Targeting Tau With Antibodies in Alzheimer's Disease

Researchers here apply an immune therapy approach to clearing out misfolded or otherwise damaged tau proteins implicated in the pathology of Alzheimer's disease:

Tau aggregation occurs in neurodegenerative diseases including Alzheimer's disease and many other disorders collectively termed tauopathies. Trans-cellular propagation of tau pathology, mediated by extracellular tau aggregates, may underlie pathogenesis of these conditions.

P301S tau transgenic mice express mutant human tau protein and develop progressive tau pathology. Using a cell-based biosensor assay, we screened anti-tau monoclonal antibodies for their ability to block seeding activity present in P301S brain lysates. We infused three effective antibodies or controls into the lateral ventricle of P301S mice for 3 months.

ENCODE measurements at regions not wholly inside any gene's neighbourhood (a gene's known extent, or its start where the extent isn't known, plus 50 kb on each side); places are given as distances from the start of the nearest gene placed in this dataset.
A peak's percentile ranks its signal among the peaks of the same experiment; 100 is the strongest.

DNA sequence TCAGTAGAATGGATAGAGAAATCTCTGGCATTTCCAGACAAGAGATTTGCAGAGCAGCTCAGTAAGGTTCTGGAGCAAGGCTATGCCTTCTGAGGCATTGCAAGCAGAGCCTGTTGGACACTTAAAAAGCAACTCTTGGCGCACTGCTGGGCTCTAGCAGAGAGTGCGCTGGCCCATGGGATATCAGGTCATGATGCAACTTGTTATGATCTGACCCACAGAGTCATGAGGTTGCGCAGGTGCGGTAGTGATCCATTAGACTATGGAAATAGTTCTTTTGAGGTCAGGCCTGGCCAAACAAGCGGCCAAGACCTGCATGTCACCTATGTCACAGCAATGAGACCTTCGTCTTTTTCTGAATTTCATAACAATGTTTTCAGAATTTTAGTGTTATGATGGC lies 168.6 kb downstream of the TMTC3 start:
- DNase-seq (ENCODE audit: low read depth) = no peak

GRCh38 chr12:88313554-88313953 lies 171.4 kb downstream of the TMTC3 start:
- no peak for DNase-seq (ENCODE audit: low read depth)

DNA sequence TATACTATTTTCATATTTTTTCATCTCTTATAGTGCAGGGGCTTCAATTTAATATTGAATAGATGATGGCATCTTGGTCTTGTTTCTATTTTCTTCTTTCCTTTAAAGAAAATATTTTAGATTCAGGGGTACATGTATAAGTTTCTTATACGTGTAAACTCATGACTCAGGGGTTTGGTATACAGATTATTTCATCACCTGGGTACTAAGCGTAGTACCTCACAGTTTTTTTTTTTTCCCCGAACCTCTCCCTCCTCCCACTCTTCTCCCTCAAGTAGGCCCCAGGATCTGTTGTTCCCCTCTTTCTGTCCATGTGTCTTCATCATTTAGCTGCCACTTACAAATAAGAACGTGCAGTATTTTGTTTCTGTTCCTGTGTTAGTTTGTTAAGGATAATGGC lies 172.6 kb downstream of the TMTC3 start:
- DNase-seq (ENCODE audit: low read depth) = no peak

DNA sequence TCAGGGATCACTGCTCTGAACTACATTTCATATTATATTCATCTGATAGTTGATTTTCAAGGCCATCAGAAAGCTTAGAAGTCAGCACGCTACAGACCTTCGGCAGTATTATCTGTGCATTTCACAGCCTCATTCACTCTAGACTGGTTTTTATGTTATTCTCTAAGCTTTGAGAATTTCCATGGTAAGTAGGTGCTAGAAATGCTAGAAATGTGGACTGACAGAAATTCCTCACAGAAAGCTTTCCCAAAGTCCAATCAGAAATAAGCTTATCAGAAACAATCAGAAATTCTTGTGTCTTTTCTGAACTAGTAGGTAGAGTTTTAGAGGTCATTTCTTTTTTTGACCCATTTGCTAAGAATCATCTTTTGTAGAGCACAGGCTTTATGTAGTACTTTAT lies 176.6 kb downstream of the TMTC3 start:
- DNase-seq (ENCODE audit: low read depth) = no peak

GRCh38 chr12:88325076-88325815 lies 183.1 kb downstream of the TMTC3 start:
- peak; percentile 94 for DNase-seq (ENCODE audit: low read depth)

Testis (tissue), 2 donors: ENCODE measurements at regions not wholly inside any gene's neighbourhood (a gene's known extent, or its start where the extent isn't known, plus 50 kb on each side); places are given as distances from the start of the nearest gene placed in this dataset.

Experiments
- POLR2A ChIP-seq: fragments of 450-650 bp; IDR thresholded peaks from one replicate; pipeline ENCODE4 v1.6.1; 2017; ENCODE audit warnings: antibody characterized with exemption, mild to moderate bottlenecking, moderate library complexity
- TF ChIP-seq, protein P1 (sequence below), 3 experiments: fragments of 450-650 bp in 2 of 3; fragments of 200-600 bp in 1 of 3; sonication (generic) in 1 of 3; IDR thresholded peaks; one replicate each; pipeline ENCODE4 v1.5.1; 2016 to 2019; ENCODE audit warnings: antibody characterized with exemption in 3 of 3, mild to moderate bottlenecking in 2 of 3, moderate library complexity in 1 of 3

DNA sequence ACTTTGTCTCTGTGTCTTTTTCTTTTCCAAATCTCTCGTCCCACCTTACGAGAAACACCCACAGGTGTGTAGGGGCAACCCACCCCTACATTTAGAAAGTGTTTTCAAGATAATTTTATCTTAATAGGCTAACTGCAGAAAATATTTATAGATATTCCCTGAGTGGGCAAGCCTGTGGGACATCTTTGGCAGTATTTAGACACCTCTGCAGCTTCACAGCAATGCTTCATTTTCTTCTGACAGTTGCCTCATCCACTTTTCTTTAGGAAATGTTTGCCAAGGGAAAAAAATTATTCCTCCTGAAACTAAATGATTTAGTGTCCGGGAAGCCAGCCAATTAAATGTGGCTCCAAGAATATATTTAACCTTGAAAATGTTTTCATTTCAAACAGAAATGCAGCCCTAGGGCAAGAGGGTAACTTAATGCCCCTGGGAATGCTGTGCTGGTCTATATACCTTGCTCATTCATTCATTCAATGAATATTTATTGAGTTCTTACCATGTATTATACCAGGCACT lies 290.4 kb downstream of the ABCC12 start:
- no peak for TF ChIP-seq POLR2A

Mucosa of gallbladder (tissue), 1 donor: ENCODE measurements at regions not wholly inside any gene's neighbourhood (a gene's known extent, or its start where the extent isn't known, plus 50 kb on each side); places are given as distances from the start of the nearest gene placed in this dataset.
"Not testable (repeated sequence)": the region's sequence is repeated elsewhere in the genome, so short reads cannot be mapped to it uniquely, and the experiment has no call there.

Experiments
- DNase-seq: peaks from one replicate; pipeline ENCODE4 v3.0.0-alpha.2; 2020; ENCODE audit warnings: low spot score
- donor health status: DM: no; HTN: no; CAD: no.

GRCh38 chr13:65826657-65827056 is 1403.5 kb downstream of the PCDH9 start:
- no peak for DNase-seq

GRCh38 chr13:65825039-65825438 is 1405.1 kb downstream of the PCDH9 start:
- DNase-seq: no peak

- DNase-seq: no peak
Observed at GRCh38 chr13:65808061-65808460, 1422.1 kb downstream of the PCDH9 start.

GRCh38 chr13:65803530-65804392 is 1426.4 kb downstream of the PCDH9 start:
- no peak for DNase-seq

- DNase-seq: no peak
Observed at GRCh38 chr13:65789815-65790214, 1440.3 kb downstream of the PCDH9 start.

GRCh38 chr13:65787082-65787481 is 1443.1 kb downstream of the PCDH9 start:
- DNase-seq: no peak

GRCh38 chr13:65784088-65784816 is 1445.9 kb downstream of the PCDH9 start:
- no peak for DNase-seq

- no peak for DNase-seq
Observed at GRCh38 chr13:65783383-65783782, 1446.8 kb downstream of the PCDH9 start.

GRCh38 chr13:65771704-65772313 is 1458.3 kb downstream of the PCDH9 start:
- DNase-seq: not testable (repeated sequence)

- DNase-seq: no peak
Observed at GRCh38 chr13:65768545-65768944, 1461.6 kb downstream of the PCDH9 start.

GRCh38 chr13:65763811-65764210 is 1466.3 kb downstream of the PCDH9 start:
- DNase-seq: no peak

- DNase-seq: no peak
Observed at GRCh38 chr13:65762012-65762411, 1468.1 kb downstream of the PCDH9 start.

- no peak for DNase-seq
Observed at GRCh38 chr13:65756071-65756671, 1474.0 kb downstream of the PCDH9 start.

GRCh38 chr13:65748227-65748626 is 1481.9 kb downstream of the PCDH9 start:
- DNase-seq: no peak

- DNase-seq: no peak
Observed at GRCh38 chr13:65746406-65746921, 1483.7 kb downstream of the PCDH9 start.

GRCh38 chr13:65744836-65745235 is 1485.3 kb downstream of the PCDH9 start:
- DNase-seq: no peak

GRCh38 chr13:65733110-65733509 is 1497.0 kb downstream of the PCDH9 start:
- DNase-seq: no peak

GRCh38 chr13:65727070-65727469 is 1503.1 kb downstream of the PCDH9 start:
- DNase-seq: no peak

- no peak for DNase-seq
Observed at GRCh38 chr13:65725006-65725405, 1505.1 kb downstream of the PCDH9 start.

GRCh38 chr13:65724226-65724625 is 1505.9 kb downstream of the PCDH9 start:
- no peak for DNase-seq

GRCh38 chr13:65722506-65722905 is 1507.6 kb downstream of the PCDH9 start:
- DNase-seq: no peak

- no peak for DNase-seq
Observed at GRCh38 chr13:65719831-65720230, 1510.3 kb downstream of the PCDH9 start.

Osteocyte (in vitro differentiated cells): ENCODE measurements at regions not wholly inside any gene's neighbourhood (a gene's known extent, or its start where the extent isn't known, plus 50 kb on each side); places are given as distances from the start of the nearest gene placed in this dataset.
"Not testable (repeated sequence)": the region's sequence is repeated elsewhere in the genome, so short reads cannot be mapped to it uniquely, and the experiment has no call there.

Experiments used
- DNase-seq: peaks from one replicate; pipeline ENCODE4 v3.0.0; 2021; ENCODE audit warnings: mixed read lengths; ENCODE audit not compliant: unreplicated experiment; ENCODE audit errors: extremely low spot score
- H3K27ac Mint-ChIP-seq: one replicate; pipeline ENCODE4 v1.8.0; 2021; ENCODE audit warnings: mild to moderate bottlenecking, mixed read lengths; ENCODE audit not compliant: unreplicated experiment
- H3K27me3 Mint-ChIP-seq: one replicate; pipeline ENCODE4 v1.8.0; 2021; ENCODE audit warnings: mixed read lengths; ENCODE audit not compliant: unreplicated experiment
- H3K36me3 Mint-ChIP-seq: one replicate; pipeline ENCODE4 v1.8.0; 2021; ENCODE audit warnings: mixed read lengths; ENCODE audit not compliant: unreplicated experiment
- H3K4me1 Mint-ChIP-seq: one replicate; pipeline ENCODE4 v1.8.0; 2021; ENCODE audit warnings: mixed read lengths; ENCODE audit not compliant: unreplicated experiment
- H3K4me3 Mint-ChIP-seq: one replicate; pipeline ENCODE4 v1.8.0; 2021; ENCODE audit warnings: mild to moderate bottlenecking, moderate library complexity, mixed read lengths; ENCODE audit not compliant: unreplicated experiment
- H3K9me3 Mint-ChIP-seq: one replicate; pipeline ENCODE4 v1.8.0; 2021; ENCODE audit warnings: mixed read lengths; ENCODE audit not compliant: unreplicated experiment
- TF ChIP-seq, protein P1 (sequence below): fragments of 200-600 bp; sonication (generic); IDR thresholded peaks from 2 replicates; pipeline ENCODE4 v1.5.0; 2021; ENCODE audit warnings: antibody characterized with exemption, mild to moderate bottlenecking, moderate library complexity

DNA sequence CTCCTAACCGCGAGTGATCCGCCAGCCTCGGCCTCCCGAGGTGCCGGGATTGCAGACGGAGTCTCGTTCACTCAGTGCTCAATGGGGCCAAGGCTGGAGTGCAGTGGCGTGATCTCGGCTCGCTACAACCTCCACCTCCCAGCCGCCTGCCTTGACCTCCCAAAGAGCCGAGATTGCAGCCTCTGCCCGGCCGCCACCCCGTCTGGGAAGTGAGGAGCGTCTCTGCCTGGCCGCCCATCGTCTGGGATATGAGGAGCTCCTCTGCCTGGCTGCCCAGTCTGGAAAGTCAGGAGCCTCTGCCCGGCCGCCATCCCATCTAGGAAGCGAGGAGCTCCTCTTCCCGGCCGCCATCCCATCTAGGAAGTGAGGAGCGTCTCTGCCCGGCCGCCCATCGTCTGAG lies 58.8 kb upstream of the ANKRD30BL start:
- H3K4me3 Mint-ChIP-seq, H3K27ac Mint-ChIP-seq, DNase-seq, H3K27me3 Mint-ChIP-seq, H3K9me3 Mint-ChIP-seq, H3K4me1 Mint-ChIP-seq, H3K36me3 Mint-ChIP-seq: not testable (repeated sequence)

The antibodies markedly reduced hyperphosphorylated, aggregated, and insoluble tau. They also blocked development of tau seeding activity detected in brain lysates using the biosensor assay, reduced microglial activation, and improved cognitive deficits. These data imply a central role for extracellular tau aggregates in the development of pathology. They also suggest that immunotherapy specifically designed to block trans-cellular aggregate propagation will be a productive treatment strategy.



I am sceptical. Hyperphosphorylated tau aggregates inside neurons to form neurofibrillary tangles, one of the traditionally accepted markers for Alzheimer's disease. It is not yet clear whether tangles cause neurodegeneration (the tau hypothesis) or are a product of damage or are neuroprotective. Therefore it is moot whether stopping the process of tangle formation or clearing the tangles would help or hinder suffers of this terrible disease.

As antibodies are ineffective inside the cell, this study targets extracellular tau. Success is claimed not only with some clearance but, more significantly, with reducing cognitive deficit. My scepticism is fuelled by the fact that the principal author of the paper, David Holtzman, is a cofounder of C2N Diagnostics and his University owns this company.

Posted by: richard at January 16th, 2014 8:13 AM

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